This online workshop is designed to guide participants through the process of facilitating a sustainable environmental management project and will empower participants to implement the methodology and techniques learned at their own institutions. This includes assessing and analyzing data from current collection spaces and mechanical systems, setting appropriate environmental parameters, testing energy-saving operations, and making informed decisions that will improve the preservation quality of collections environments. Offered once a month from November through February, the workshop is four days long with two sessions per day from 10am-12pm ET, and 1-3pm ET, and involve a mixture of presentation, discussion, and exercises designed to put principles into practice. This includes activities to help participants learn to use various tools, read HVAC documentation, and plan for implementation at their own institution. This workshop is open to any individual or team from a collecting institution that has an active environmental monitoring program and has been collecting and evaluating data for at least one year. While teams are encouraged, individuals may also apply. Space is limited to only 16 participants per workshop. As part of the workshop, each participating institution will be able to borrow instruments from the IPI Tool Library, and will also be eligible for two free hours of one-on-one time with IPI’s Environmental Consulting Team to discuss specific issues.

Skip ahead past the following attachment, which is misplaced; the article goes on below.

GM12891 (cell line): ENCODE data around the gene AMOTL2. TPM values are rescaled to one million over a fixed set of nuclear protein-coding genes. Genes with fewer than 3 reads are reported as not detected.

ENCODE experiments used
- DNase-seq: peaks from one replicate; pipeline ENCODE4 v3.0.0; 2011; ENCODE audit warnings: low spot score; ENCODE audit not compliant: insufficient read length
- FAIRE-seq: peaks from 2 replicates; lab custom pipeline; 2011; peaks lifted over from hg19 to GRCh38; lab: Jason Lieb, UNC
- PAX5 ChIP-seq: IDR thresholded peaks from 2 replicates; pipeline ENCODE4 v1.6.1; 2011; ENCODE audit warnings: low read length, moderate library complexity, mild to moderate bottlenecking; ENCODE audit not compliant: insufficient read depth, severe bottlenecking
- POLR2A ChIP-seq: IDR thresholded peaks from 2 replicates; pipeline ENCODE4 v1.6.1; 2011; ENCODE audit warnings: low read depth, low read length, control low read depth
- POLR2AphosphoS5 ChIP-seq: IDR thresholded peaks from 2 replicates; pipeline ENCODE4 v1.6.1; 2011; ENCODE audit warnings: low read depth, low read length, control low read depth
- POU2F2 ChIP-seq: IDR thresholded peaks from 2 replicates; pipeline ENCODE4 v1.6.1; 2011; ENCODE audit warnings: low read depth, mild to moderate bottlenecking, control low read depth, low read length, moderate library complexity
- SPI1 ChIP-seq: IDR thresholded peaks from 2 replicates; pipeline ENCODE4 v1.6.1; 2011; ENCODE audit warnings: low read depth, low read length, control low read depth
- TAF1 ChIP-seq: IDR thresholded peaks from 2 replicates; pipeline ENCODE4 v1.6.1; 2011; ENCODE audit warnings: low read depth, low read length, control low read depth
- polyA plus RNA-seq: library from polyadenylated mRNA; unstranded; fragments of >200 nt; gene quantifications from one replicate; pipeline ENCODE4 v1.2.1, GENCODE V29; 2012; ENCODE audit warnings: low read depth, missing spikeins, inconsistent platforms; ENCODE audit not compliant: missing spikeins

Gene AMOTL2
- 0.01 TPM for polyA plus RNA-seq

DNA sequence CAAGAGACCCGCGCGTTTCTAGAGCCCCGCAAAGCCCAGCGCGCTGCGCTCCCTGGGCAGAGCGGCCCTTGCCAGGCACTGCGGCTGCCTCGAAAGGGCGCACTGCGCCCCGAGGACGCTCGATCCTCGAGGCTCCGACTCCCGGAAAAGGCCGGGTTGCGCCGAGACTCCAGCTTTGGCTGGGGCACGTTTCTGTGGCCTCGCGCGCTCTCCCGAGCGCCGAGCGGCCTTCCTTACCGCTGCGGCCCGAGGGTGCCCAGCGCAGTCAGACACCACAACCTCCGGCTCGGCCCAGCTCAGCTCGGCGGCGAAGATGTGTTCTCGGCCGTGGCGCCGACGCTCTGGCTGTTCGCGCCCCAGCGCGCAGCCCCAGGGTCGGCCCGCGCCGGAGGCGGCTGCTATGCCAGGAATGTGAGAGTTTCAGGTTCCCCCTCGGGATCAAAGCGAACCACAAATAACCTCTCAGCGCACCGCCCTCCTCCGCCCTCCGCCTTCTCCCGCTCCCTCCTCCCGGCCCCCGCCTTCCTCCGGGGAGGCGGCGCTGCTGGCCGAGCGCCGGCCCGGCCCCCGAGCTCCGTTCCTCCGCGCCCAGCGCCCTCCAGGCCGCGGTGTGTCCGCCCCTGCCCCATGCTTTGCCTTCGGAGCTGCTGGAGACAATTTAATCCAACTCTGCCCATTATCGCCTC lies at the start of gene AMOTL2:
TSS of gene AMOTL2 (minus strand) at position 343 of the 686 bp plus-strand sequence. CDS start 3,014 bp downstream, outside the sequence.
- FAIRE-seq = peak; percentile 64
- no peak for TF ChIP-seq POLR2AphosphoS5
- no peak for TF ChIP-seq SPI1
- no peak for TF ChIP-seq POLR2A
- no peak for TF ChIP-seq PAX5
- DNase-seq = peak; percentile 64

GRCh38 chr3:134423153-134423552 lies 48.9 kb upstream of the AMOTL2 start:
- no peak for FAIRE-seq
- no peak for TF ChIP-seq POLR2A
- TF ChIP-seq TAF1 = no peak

Over the last decade, IPI has studied the stability and preservation of digital print materials. We offer workshops to all professionals responsible for the preservation of digitally-printed materials including conservators, catalogers and registrars, curators, archivists, librarians, exhibition preparators, etc. Topics include a definition of the term digital print, an introduction to the history and technologies of the most common digital printers, likely forms of deterioration for digital prints, general recommendations for care, as well as suggested naming conventions and descriptive terminology for cataloging and other records.
IPI provides a holistic approach to image-based print process identification by examining the intertwined relationships between print technologies, aesthetics, and use. Photographic, photomechanical, and digital prints are made of a wide variety of materials including plastics, papers, glass, metals, pigments, dyes, and organic substances like gelatin, albumen and polymers. IPI offers workshops that teach participants to identify every mainstream image-based print process, from the daguerreotype to the inkjet print, via the study of their component materials, structures, aesthetics, and historical and cultural uses.